The people who did the right thing and tried to engage the user didn't flag -- that's a good thing. They tried to work it out without resorting to involving moderators first. The people who flagged, didn't engage the user -- they just flagged.

Another moderator came along and subsequently deleted the post. I agree with his actions.

The problem with just marking flags as helpful is that it can encourage behavior we don't want to encourage.

I don't want to encourage users to just create an SEDE query to look at all answers that have http:// and have less than x characters. I can do that. The SE development team can do that -- we don't need users to spend their time on that.

I don't want to encourage users to just flag and flee -- because that doesn't change behavior positively, if anything, it fuels animosity towards an opaque process that from the outside world could be viewed as elitism.

I don't want to encourage you to take every single problem on the site to a moderator -- that doesn't scale. If the community can learn to police itself and to engage with other users instead of dumping that work on the moderators, you'll find that people may respond more positively, and it'll leave moderators to handle the currently 695+ 'other' flags that signify something the community itself believes it can't handle.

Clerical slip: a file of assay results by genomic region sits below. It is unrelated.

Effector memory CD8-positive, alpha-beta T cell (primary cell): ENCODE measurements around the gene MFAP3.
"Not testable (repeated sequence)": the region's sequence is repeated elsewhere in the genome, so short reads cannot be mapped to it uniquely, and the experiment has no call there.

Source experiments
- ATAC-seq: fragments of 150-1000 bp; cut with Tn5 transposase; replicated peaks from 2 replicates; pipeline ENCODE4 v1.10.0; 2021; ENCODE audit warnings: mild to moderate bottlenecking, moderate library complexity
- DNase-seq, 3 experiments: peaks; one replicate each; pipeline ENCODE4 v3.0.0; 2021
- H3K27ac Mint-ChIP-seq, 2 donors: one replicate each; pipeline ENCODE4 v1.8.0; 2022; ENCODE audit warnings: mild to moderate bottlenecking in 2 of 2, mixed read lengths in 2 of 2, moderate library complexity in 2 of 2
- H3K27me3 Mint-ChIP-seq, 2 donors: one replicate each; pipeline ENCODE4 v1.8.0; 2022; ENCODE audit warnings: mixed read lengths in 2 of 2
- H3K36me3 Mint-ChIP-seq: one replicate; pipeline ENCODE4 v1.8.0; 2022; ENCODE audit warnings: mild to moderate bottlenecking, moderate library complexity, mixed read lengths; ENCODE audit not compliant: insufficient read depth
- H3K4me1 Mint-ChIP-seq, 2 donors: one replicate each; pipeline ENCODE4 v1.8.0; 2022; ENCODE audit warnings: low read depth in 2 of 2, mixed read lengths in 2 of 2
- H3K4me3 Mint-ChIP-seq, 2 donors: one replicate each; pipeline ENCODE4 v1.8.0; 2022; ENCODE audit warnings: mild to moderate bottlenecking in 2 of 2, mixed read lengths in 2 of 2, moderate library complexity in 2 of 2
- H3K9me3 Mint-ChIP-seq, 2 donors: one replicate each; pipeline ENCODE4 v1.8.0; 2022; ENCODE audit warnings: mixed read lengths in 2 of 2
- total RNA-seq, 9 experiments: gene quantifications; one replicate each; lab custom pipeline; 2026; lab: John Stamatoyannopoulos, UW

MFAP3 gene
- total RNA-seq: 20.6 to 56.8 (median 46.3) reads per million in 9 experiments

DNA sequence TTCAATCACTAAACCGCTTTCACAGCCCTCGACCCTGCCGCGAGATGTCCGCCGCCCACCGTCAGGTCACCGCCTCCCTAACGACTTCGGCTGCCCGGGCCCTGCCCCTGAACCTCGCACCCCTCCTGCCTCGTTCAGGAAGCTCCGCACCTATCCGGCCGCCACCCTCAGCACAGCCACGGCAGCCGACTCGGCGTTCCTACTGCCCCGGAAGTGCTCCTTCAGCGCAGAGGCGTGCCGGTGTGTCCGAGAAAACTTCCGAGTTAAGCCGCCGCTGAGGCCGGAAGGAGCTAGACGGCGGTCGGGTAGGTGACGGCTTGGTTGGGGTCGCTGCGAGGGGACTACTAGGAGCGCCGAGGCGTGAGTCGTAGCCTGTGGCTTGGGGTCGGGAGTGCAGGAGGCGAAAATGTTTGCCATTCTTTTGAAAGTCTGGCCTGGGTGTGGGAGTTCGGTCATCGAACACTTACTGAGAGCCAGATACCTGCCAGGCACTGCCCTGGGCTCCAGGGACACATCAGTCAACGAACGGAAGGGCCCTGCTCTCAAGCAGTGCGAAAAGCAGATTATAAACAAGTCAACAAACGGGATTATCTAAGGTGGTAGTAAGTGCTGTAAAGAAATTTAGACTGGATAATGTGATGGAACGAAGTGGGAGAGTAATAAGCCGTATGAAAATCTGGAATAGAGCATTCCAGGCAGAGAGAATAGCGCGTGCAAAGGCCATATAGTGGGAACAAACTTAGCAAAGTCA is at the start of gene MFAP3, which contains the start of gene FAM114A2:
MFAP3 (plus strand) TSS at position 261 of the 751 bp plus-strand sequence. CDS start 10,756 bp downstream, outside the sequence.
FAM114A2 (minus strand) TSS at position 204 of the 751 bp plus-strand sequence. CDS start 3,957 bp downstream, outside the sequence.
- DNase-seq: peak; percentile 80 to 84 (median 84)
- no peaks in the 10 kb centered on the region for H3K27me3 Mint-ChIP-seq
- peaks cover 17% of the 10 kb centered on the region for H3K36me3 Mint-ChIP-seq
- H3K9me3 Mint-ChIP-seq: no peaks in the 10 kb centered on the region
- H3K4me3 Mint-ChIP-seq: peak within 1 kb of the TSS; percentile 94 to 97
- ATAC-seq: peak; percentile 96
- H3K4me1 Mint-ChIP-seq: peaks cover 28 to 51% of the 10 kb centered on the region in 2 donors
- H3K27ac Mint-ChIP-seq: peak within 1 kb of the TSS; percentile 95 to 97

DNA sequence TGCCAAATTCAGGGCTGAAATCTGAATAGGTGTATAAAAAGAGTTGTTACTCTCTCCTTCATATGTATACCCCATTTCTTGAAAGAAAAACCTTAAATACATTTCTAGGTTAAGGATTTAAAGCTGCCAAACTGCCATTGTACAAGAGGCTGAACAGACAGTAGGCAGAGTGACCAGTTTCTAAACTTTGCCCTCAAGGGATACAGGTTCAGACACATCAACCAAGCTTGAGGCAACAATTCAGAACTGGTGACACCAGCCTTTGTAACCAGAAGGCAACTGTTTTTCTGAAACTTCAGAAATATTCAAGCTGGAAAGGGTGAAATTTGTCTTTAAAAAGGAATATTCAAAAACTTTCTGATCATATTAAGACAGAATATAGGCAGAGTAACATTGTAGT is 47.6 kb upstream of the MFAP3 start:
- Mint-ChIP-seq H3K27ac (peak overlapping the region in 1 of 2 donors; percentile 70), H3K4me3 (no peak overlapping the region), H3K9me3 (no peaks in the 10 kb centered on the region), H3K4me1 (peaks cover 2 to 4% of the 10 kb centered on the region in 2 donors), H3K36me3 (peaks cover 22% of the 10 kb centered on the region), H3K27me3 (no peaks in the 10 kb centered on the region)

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when handling the flag, have you seen answerer's reply in comments? "Hey, some help is better than no help, right?" –  gnat Aug 30 '13 at 15:02
    
@gnat When I initially hit decline, I did not see the user's reply in the comments. Later when I left my comment, I saw his comment. –  George Stocker Aug 30 '13 at 15:03